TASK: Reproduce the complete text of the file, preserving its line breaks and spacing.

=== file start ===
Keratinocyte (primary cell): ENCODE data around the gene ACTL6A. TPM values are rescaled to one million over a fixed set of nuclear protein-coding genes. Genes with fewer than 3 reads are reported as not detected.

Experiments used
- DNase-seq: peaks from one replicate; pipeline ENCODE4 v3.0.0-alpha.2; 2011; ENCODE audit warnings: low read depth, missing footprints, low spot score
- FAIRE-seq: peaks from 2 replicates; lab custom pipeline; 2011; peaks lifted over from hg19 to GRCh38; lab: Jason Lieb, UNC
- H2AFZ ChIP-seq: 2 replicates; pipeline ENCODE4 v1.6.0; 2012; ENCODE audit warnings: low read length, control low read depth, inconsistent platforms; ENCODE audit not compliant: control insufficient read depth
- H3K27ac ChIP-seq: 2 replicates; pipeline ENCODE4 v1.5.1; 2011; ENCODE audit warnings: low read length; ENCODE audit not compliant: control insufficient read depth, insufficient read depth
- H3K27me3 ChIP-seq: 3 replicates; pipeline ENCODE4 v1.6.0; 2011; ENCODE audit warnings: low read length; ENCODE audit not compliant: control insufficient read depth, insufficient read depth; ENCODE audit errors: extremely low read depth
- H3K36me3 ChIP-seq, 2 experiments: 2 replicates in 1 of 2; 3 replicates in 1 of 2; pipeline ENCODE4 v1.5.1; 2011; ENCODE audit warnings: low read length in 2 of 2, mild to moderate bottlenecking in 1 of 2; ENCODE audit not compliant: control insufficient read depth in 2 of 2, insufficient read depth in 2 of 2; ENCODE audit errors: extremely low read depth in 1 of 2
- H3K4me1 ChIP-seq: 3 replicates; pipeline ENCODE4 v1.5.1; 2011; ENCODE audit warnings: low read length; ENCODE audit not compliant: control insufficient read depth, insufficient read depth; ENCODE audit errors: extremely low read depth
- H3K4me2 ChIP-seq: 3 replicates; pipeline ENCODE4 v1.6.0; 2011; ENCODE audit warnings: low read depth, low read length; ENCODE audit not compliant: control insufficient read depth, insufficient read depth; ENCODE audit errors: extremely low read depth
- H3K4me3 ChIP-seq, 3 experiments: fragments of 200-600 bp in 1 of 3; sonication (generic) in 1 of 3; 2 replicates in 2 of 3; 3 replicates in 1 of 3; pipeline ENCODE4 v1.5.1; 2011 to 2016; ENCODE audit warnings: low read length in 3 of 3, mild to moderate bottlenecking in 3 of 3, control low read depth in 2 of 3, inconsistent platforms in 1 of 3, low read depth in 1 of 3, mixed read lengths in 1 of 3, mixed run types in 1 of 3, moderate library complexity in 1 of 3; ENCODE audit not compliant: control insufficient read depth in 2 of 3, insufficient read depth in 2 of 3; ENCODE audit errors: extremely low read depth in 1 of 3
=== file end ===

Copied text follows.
Keratinocyte (primary cell): ENCODE data around the gene ACTL6A. TPM values are rescaled to one million over a fixed set of nuclear protein-coding genes. Genes with fewer than 3 reads are reported as not detected.

Experiments used
- DNase-seq: peaks from one replicate; pipeline ENCODE4 v3.0.0-alpha.2; 2011; ENCODE audit warnings: low read depth, missing footprints, low spot score
- FAIRE-seq: peaks from 2 replicates; lab custom pipeline; 2011; peaks lifted over from hg19 to GRCh38; lab: Jason Lieb, UNC
- H2AFZ ChIP-seq: 2 replicates; pipeline ENCODE4 v1.6.0; 2012; ENCODE audit warnings: low read length, control low read depth, inconsistent platforms; ENCODE audit not compliant: control insufficient read depth
- H3K27ac ChIP-seq: 2 replicates; pipeline ENCODE4 v1.5.1; 2011; ENCODE audit warnings: low read length; ENCODE audit not compliant: control insufficient read depth, insufficient read depth
- H3K27me3 ChIP-seq: 3 replicates; pipeline ENCODE4 v1.6.0; 2011; ENCODE audit warnings: low read length; ENCODE audit not compliant: control insufficient read depth, insufficient read depth; ENCODE audit errors: extremely low read depth
- H3K36me3 ChIP-seq, 2 experiments: 2 replicates in 1 of 2; 3 replicates in 1 of 2; pipeline ENCODE4 v1.5.1; 2011; ENCODE audit warnings: low read length in 2 of 2, mild to moderate bottlenecking in 1 of 2; ENCODE audit not compliant: control insufficient read depth in 2 of 2, insufficient read depth in 2 of 2; ENCODE audit errors: extremely low read depth in 1 of 2
- H3K4me1 ChIP-seq: 3 replicates; pipeline ENCODE4 v1.5.1; 2011; ENCODE audit warnings: low read length; ENCODE audit not compliant: control insufficient read depth, insufficient read depth; ENCODE audit errors: extremely low read depth
- H3K4me2 ChIP-seq: 3 replicates; pipeline ENCODE4 v1.6.0; 2011; ENCODE audit warnings: low read depth, low read length; ENCODE audit not compliant: control insufficient read depth, insufficient read depth; ENCODE audit errors: extremely low read depth
- H3K4me3 ChIP-seq, 3 experiments: fragments of 200-600 bp in 1 of 3; sonication (generic) in 1 of 3; 2 replicates in 2 of 3; 3 replicates in 1 of 3; pipeline ENCODE4 v1.5.1; 2011 to 2016; ENCODE audit warnings: low read length in 3 of 3, mild to moderate bottlenecking in 3 of 3, control low read depth in 2 of 3, inconsistent platforms in 1 of 3, low read depth in 1 of 3, mixed read lengths in 1 of 3, mixed run types in 1 of 3, moderate library complexity in 1 of 3; ENCODE audit not compliant: control insufficient read depth in 2 of 3, insufficient read depth in 2 of 3; ENCODE audit errors: extremely low read depth in 1 of 3